Regulators are often consumers of evaluation reports and rely heavily on EM&V to determine if savings targets are achieved. The RMI paper recognizes that M&V 2.0 adds value for those who oversee utility programs and ensure ratepayer dollars are spent prudently. According to the paper, M&V 2.0 holds the potential to “increase the detail by customer group, reduce evaluation costs, or improve the credibility of the results.” Furthermore, the benefits of “early feedback on program implementation to correct problems at the project or program level”, are of the utmost importance for regulators because it ensures that customers are getting the full value of energy efficiency projects.
Benefits to Grid Planners
For grid operators, energy efficiency has often been a challenging resource to count and rely upon. According to the paper, as utilities call upon DER’s to support the distribution grid, accurate “locational and temporal confirmation of energy efficiency” is a critical tool to deploy energy efficiency as a reliable and replicable DER. RMI goes on to say that M&V 2.0 can not only help grid planners “target and deliver,” energy savings, but also provide valuable information to predict short-term demand and collect specific savings data. Additionally, as utilities embark on non-wires alternative projects to address “congestion zones and resiliency issues, interval-level targeting and evaluation represent an important value stream for automated analytics.”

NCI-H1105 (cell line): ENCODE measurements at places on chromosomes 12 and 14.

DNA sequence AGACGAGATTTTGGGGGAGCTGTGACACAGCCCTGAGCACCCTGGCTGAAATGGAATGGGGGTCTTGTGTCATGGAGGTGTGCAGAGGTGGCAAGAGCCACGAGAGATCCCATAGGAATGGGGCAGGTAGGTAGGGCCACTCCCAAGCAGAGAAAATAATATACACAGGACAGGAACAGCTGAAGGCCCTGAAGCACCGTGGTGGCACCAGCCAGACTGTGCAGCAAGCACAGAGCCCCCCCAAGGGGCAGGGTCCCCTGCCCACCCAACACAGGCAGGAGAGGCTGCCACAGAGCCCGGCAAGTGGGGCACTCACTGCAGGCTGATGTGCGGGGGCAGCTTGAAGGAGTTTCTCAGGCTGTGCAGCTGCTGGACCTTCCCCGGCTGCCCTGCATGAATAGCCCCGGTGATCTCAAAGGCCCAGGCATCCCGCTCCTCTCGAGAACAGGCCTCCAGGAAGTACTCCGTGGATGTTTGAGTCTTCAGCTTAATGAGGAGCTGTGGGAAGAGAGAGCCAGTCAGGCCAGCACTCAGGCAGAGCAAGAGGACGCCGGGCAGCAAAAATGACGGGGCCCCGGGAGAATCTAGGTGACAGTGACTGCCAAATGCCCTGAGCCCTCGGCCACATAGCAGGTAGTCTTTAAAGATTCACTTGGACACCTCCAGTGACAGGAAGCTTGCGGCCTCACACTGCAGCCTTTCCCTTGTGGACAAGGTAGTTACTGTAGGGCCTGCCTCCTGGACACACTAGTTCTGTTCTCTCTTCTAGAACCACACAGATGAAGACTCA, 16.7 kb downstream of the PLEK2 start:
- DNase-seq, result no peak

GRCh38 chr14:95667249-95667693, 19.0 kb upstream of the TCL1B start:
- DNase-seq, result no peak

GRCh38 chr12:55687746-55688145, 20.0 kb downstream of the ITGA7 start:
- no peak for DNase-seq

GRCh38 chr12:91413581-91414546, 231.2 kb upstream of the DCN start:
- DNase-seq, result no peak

Read the Paper
Applications of advanced M&V will help further energy efficiency’s role as a reliable grid resource, and as stated in the paper, “these efforts hold great promise for facilitating deeper energy efficiency savings through better customer engagement, program optimization, and potentially increased accuracy and certainty in savings determination.” Here at EnergySavvy, we are excited to see RMI acknowledge and document the powerful capabilities and promising potential of M&V 2.0.
Download the white paper by the Rocky Mountain Institute to glean the takeaways that are most relevant to your world.